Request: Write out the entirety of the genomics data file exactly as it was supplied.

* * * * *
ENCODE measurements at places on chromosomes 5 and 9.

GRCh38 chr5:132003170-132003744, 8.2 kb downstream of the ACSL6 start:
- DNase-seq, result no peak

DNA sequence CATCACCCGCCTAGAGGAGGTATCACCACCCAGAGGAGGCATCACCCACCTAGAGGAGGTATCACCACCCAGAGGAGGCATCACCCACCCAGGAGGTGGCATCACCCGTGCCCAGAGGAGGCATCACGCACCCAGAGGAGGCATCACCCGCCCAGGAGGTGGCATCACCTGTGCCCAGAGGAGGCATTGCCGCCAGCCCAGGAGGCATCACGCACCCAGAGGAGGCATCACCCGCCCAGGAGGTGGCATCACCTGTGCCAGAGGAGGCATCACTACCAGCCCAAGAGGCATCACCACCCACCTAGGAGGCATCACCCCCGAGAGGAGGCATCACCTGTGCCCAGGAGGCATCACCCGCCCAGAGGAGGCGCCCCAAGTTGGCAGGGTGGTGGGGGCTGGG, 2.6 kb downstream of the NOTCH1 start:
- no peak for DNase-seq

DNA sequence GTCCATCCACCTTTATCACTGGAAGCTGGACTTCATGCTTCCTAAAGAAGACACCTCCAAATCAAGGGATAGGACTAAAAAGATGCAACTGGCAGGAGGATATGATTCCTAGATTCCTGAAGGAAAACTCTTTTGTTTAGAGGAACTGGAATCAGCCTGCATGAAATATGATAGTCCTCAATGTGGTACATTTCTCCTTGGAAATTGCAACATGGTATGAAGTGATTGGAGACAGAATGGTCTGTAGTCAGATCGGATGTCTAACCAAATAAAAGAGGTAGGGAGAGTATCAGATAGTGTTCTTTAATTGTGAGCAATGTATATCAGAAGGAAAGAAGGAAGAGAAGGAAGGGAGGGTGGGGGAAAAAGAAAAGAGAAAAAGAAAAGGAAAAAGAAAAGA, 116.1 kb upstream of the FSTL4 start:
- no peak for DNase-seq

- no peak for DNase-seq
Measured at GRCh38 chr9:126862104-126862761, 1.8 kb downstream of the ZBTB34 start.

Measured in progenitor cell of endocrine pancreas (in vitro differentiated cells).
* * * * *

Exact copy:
ENCODE measurements at places on chromosomes 5 and 9.

GRCh38 chr5:132003170-132003744, 8.2 kb downstream of the ACSL6 start:
- DNase-seq, result no peak

DNA sequence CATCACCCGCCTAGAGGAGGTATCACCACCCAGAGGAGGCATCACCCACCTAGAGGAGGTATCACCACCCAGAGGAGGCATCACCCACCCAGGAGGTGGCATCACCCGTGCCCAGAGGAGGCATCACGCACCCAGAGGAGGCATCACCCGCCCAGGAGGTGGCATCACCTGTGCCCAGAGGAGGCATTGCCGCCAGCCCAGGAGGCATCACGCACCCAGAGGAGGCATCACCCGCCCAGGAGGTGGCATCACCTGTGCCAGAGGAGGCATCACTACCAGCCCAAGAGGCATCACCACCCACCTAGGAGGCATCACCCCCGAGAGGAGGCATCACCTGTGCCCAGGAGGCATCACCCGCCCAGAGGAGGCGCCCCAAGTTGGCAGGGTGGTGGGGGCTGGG, 2.6 kb downstream of the NOTCH1 start:
- no peak for DNase-seq

DNA sequence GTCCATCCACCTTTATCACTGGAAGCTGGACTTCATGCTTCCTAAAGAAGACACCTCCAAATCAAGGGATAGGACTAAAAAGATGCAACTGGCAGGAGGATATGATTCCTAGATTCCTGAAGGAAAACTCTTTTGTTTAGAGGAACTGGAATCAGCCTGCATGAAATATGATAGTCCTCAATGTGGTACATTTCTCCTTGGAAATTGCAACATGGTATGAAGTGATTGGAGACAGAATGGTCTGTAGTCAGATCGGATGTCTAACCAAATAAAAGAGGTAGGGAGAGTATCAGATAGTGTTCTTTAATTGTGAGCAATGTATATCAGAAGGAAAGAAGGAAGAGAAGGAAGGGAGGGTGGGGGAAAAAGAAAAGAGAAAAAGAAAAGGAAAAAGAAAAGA, 116.1 kb upstream of the FSTL4 start:
- no peak for DNase-seq

- no peak for DNase-seq
Measured at GRCh38 chr9:126862104-126862761, 1.8 kb downstream of the ZBTB34 start.

Measured in progenitor cell of endocrine pancreas (in vitro differentiated cells).